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China's increasing presence on the African continent can no longer be taken for granted

 

By Chippla Vandu

 

As a ten-year old, my knowledge of China was limited to that of a huge but once famine- stricken country that was far away.

 

Its capital, I pretty much knew to be Peking (or Beijing, as is preferred today) as well as the fact that it housed the Great Wall of China, a structure I had come across in encyclopedias.

 

The name Chairman Mao also did ring a bell, thanks to hours spent watching British comedies. I also knew that Taiwan was close to China. Most toys I had were made in Taiwan. And there were a couple of Chinese restaurants in town, which I learnt served a lot of strange and awkward delicacies.

Well, childhood days are over and both China and Taiwan appear to have changed drastically since those years. The Great Wall still stands in one piece and Beijing remains the Chinese capital.

 

But, famine and poverty? Well, there may be millions of poor people in China but the country hardly resonates when one speaks about poverty-stricken nations. One would rather be more inclined to think of Sierra Leone, Liberia, and O yes, oil-exporting Nigeria.

With regard to China's recent encroachment on the African continent, I have declared myself a Sino-skeptic a number of times ( i.e., someone who prefers to be cautious about such a relationship rather than opening his/her arms to warmly embrace the fast-changing giant).

 

 

 

 

China's presence on the African continent can no longer be taken for granted. And while some European and American media attempt to make sense of it, objective reporting is very difficult to come by.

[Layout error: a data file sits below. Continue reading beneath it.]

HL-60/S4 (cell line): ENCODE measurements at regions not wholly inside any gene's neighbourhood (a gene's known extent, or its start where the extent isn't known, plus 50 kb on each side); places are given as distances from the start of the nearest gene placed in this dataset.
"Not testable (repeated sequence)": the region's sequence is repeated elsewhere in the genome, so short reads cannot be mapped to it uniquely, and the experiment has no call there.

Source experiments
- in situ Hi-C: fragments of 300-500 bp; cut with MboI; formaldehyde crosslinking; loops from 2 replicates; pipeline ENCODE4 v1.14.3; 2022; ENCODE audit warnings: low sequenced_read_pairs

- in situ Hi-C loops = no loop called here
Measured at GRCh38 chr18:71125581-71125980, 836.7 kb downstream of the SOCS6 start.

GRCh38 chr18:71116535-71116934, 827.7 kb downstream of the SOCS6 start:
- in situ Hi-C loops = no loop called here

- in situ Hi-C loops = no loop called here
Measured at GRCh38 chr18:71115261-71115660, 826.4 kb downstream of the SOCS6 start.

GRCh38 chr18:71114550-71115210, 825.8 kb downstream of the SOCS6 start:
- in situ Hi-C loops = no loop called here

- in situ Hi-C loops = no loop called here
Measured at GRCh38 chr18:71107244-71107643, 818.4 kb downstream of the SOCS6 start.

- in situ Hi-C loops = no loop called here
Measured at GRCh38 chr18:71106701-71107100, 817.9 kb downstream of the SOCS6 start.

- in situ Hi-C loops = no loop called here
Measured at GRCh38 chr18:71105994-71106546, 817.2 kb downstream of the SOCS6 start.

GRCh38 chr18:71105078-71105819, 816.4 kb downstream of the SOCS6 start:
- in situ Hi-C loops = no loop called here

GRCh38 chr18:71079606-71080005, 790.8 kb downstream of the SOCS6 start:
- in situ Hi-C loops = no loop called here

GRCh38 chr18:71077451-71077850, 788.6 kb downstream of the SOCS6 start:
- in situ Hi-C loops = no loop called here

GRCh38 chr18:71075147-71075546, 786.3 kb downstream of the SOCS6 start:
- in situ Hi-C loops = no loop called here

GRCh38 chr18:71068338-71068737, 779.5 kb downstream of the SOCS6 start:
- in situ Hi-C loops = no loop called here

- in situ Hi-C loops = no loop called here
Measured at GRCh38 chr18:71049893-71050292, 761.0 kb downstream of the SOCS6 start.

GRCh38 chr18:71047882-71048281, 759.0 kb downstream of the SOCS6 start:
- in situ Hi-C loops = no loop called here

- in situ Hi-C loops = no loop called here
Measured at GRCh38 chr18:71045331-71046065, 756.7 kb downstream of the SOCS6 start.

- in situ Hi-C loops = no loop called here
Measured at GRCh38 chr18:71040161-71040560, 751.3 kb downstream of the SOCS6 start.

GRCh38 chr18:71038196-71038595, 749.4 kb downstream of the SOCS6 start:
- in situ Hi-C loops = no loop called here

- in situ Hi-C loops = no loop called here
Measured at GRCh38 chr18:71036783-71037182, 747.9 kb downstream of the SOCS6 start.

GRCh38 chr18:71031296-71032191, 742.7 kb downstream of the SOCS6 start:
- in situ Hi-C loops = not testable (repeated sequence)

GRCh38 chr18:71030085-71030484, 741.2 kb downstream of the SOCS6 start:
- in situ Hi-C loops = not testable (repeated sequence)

Few people, I believe, ever get to watch, listen to or read the news from other sides of the globe.

 

The BBC, which, in my opinion, is the most global English-speaking news agency I have come across, is still deeply British (or rather, English), and sees the world as one would when sitting in that corner of the globe.

 

Not even the presence of foreign correspondents (several of whom are foreign to the lands from which they report) is able to enhance its global outlook.

There's no need delving into American media corporations.
CNN, which is viewed in most parts of the world as CNN International is, like the BBC, also global.

 

But my experience with news in the United States is this: the rest of the world barely exists. To rationalize this, one needs to understand that several of these media corporations have target audiences and only feed their audiences what they want to hear.

 

Why should America be bothered about a stubborn monarch in Nepal who is trying to rule with absolute power, when the price of gasoline is hitting highs above $3 a gallon?

Back to China. Each time I had the opportunity of tuning into
CCTV (Chinese Television), there always seemed to be some ballet or cultural display going on.

 

Thanks to the Internet however, CCTV is now available online in English, with real-time streaming.

 

But few in the West may want to be bothered about propaganda television. As with most things in China, the state has control.